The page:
Exploring the Mind-Body Connection: Touro University Social Work Students Embrace Somatic Therapy for Trauma Healing

At Annual Community Day, Students Discover Powerful Tools for Personal and Professional Growth

April 18, 2024
Graduate School of Social Work students at Community Day
Graduate School of Social Work students at Community Day

Students at the Touro University Graduate School of Social Work gathered recently at Touro’s new Cross-River campus in the heart of Times Square for their annual “Community Day” event, where they connected with classmates and faculty and gained skills and advice related to their MSW journeys.

This year, they did more than discuss trends and engage with experts in the field; they touched their heads and hearts and explored first-hand with a psychotherapist the mind-body connection and how understanding it can help healing from trauma.

Known as somatic therapy, the practice explores how the body expresses deeply painful experiences and applies mind and body healing to aid with trauma recovery.

“Somatic Intervention is a technique which allows you to sense and interrupt habitual patterns like anxiety, stress or fear – release the bodily tension, process associated memories, and move forward in a more centered way,” explains Ricki Bernstein, LMSW, SEP, the guest speaker and psychotherapist.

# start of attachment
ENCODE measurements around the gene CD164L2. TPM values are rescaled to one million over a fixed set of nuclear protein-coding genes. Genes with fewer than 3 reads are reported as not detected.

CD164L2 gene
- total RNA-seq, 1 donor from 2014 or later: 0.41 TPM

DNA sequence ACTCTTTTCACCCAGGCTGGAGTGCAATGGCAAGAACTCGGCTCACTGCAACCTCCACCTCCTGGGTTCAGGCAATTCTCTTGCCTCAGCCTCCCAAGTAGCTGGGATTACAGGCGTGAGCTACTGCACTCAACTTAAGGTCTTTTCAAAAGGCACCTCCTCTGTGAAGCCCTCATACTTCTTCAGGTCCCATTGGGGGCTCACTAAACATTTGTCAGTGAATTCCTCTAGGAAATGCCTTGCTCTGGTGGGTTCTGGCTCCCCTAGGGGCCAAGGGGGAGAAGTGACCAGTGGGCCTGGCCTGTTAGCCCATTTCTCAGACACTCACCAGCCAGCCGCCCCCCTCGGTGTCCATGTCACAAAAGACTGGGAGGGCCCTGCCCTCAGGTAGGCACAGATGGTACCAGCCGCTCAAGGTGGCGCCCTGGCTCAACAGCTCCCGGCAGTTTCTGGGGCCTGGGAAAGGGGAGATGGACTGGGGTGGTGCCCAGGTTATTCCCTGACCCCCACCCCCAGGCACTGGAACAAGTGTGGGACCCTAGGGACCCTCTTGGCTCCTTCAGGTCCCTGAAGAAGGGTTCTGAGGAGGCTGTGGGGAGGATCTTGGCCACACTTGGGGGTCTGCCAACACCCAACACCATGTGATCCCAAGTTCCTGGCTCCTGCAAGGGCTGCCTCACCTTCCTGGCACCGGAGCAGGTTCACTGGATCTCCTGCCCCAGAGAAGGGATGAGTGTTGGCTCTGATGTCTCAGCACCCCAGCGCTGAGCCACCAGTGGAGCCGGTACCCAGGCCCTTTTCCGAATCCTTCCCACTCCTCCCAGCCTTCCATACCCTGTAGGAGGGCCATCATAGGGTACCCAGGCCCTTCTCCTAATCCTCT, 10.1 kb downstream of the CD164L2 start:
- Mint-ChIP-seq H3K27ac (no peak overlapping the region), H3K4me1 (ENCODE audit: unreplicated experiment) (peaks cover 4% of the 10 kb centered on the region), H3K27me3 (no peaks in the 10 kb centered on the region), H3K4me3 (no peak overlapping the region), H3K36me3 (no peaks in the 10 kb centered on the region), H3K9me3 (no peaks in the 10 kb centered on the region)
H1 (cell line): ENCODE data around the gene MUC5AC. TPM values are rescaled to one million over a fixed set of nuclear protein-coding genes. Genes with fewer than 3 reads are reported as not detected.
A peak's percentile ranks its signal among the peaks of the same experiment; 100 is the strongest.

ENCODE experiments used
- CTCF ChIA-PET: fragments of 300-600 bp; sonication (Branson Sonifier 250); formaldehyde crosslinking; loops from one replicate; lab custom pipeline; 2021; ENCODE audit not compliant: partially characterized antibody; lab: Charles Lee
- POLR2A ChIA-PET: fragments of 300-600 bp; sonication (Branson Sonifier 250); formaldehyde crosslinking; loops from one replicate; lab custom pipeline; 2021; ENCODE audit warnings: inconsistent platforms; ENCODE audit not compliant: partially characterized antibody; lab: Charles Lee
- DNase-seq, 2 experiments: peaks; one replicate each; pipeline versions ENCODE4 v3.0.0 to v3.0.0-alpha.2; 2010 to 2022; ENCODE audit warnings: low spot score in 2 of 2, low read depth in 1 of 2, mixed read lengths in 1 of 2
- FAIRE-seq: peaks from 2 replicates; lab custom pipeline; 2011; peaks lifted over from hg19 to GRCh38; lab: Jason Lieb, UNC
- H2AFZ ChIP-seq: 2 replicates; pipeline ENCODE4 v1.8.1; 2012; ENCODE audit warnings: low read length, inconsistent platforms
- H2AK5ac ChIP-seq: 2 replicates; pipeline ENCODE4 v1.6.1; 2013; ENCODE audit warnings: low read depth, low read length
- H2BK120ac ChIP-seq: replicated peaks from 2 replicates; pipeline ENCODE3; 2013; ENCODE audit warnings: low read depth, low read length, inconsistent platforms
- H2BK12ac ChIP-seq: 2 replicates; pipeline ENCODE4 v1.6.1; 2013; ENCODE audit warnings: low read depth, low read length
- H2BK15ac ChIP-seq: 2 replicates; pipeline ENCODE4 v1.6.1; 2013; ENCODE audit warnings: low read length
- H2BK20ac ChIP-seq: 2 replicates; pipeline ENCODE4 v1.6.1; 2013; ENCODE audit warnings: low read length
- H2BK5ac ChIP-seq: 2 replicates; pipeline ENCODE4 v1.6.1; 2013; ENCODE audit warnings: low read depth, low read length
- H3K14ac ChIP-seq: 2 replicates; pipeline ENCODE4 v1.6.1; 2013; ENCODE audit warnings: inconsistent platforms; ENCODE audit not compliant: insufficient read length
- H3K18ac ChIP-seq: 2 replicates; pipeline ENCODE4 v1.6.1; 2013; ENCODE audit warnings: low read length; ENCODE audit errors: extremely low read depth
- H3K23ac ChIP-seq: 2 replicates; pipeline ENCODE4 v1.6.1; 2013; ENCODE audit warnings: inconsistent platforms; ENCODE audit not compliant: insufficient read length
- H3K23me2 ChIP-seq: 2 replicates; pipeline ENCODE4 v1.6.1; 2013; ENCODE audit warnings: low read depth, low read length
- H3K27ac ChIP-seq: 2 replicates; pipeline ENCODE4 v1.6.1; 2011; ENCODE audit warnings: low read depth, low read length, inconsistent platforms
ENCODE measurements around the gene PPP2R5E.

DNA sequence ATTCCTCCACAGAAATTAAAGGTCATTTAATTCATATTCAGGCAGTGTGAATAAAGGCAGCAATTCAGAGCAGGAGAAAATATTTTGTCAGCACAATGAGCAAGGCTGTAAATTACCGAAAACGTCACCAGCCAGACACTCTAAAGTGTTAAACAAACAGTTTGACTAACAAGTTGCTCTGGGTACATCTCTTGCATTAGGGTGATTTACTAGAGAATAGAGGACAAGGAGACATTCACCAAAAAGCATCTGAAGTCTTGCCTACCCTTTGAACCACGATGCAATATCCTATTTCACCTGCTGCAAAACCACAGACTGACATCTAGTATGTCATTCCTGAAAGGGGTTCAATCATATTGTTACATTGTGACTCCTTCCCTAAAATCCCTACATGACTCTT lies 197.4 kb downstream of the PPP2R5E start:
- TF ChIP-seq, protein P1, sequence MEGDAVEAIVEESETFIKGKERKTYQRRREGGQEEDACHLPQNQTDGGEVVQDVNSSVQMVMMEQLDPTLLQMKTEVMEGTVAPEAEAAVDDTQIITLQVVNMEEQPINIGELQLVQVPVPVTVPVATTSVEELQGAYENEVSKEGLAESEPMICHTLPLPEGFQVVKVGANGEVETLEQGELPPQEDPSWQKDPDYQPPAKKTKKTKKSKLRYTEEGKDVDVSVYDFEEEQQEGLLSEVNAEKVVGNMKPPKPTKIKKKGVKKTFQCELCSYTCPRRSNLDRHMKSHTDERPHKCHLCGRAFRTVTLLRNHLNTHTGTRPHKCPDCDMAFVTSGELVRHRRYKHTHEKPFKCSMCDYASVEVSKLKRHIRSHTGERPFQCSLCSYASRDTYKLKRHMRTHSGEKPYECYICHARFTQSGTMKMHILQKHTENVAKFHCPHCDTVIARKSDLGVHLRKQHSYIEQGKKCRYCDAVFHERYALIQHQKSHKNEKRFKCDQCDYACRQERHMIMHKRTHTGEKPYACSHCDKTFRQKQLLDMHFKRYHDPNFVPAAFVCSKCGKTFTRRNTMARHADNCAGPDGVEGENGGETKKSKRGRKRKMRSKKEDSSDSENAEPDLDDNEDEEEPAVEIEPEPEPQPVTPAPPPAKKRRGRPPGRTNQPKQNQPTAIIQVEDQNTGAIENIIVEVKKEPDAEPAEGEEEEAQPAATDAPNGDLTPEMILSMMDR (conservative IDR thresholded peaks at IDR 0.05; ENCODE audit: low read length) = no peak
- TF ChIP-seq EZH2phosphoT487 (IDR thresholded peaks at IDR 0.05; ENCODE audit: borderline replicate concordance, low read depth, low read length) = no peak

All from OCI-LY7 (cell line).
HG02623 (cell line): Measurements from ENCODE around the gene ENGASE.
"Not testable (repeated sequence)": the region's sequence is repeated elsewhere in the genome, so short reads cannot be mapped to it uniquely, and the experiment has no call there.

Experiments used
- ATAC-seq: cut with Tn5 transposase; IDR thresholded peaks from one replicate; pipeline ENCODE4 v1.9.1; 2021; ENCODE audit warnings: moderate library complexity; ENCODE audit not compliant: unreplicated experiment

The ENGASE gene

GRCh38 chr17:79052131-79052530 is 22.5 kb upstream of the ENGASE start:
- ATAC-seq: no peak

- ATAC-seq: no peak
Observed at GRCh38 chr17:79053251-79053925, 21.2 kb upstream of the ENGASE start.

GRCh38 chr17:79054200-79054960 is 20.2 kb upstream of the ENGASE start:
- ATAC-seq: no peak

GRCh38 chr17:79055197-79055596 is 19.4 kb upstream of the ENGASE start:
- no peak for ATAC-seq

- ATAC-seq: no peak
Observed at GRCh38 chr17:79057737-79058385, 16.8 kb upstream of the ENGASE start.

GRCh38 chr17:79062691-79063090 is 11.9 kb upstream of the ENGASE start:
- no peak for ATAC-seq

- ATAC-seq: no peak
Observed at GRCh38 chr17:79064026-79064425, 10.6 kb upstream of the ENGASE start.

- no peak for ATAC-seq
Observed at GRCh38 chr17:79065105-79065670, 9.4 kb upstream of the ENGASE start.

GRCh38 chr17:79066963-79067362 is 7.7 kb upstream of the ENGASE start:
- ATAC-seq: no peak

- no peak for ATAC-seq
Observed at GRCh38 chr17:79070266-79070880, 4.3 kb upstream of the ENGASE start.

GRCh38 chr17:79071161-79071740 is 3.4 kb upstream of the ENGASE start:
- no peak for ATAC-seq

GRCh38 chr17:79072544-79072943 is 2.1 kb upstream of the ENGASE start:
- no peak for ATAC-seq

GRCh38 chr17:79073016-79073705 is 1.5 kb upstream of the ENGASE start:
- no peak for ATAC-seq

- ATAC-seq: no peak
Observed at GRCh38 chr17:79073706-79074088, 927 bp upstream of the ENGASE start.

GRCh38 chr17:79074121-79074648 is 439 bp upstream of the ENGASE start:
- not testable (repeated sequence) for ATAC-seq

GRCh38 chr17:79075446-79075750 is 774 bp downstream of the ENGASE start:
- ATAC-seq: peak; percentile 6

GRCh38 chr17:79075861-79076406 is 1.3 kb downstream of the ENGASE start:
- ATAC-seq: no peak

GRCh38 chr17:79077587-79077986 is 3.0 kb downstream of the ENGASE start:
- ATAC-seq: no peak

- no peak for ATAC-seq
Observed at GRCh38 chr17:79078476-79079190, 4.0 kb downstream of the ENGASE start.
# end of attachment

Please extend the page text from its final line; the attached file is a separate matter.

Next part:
Hands on Your Head

Bernstein shared a slide presentation about brain development and how different parts of the brain function in coping with stress. She explained what happens to the body during trauma and how breathing can calm things down.

Moving around the room with a microphone, she engaged the audience in movement exercises and instructed them to place their hands on different body parts, such as their stomach, face, chest and head. Then she asked the students how they felt. Many were impressed.

“It was mind-blowing,” said Norana Krkuti, who plans to use the technique with clients at the community health agency AthenaPsych, where she’s accepted a position and will begin in June.

“We’re going to be graduating and be social workers. To have this actual tool is amazing. If you’re under stress it grounds you. You’re able to have clarity and feel a sense of peace. The breathing technique puts a person in touch with their body and leads to a calmer state,” said Krkuti.

Engy Fathalla said that trying the exercises at Community Day did not immediately rid her of a headache and she grew frustrated, but after Bernstein worked with her, it went away.

“I told her I didn’t feel anything,” said Fathalla. “Then she taught me how to control my breathing and to do the exercises in a specific way. After that I felt more relaxed.”

A former journalist in her native Egypt, Fathalla said she plans to work as a therapist after she becomes a licensed MSW, and after further study she hopes to use the somatic approach in her practice.

A Tool for both Social Workers and Clients

Stephanie Espinal, who works as a case manager at the mental health clinic Interborough Development & Consultation Center, said she plans to use the technique as a bilingual therapist once licensed. Espinal stressed the value of the technique for both social workers and clients.

“For social workers, we’re so busy trying to support others,” she observed. “We definitely need this kind of therapy in practice, especially in the times we’re living in now.”  

“If there’s a moment where the client is in extreme distress, it’s a great exercise to practice to redirect the tension and the anxiety and be able to pause and be in the present moment. It encourages self-care and being present with yourself,” said Espinal.